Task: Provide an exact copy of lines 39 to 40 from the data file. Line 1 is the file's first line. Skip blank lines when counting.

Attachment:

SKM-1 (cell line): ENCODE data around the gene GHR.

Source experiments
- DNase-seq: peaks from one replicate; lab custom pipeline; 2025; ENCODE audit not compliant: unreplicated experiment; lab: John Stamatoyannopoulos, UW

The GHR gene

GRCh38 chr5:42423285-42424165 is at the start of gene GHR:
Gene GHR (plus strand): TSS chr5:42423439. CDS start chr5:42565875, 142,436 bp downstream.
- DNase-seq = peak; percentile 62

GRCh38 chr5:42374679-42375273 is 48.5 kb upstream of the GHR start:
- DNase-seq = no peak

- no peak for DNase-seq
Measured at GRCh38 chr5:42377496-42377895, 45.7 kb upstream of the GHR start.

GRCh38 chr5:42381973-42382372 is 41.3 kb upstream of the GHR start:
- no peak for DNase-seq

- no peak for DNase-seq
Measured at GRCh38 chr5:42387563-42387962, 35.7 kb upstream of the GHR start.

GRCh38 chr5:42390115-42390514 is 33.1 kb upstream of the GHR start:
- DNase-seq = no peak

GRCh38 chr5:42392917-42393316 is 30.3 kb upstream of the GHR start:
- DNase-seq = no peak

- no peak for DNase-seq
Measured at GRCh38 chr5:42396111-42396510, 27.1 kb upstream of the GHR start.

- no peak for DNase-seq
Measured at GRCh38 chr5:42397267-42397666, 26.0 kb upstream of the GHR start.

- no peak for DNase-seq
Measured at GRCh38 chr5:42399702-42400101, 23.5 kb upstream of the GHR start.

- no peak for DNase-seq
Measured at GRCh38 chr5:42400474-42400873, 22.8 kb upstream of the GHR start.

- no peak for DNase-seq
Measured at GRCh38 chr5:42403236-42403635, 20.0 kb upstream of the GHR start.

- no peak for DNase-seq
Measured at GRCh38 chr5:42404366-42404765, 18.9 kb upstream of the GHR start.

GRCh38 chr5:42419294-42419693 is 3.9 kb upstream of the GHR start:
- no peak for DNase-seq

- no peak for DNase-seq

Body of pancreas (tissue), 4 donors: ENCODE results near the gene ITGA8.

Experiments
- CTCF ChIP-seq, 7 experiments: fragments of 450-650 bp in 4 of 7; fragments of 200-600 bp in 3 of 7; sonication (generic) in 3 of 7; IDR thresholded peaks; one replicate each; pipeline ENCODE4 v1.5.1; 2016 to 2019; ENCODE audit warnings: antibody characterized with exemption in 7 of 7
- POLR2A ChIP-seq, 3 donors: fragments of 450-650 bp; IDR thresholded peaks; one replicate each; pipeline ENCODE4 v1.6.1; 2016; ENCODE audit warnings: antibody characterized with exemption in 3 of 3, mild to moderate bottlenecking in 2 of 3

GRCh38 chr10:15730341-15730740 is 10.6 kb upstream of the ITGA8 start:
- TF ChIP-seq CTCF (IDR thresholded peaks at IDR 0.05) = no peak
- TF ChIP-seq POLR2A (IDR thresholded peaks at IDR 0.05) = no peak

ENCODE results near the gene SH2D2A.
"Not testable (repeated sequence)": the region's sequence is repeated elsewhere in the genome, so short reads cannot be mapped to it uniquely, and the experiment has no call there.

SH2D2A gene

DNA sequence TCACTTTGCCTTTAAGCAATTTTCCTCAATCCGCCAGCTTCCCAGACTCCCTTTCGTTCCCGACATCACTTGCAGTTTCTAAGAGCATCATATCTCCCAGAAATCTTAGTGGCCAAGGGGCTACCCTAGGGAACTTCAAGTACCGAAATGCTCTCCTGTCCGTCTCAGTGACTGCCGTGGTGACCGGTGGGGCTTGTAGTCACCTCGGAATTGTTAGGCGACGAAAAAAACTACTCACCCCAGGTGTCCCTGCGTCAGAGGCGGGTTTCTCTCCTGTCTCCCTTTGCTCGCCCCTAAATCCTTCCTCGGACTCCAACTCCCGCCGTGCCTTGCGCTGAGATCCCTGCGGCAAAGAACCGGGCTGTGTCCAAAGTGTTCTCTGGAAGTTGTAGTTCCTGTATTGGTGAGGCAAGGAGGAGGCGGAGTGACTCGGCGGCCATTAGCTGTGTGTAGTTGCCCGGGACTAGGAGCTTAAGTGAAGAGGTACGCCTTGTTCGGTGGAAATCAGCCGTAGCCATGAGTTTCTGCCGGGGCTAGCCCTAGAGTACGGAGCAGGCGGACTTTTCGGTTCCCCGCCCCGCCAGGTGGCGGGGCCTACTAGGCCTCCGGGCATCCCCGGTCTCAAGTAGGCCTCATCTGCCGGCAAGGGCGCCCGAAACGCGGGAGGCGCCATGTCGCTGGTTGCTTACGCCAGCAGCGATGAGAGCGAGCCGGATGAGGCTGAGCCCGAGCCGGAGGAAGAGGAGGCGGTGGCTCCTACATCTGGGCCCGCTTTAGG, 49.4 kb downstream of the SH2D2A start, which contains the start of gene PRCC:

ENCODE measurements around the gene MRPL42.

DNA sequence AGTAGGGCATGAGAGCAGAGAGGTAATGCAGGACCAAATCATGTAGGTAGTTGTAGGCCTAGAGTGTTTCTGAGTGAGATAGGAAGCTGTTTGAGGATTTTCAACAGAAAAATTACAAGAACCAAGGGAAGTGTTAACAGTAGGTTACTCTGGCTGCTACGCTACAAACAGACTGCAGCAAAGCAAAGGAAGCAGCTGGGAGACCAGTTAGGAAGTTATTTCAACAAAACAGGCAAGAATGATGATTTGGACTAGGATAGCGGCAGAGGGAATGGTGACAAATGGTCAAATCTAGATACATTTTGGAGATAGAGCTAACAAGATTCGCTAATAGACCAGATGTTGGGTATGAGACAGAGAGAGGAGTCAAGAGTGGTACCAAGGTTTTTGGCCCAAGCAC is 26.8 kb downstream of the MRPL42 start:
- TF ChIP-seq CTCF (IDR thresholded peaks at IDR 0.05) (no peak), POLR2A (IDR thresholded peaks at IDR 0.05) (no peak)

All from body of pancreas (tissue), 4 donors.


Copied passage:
GRCh38 chr10:15730341-15730740 is 10.6 kb upstream of the ITGA8 start:
- TF ChIP-seq CTCF (IDR thresholded peaks at IDR 0.05) = no peak